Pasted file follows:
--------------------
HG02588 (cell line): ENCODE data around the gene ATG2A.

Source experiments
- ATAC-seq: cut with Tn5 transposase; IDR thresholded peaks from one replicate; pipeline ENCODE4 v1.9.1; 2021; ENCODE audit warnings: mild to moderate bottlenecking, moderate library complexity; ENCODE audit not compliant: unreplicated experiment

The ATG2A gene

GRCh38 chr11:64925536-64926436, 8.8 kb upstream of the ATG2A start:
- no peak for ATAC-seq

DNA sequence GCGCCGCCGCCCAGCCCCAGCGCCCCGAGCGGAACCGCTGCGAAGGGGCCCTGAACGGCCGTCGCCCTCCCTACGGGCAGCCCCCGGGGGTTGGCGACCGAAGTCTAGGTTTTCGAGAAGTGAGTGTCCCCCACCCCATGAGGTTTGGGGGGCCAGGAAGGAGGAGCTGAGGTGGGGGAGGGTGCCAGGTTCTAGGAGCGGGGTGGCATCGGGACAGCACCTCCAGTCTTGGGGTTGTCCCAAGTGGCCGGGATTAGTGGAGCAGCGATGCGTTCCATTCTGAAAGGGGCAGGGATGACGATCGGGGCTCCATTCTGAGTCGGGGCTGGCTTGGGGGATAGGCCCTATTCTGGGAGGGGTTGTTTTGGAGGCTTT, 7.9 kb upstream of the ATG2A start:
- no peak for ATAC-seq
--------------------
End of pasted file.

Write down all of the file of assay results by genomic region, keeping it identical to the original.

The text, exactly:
HG02588 (cell line): ENCODE data around the gene ATG2A.

Source experiments
- ATAC-seq: cut with Tn5 transposase; IDR thresholded peaks from one replicate; pipeline ENCODE4 v1.9.1; 2021; ENCODE audit warnings: mild to moderate bottlenecking, moderate library complexity; ENCODE audit not compliant: unreplicated experiment

The ATG2A gene

GRCh38 chr11:64925536-64926436, 8.8 kb upstream of the ATG2A start:
- no peak for ATAC-seq

DNA sequence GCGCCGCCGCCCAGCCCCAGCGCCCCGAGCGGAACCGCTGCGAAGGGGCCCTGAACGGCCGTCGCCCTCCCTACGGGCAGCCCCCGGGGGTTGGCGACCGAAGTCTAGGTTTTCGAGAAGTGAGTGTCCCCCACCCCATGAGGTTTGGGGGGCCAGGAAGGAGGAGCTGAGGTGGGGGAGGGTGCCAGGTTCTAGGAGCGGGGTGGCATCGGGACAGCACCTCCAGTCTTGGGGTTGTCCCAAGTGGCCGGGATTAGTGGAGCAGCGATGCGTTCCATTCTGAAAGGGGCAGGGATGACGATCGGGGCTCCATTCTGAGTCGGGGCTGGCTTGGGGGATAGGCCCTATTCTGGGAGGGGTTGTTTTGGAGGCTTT, 7.9 kb upstream of the ATG2A start:
- no peak for ATAC-seq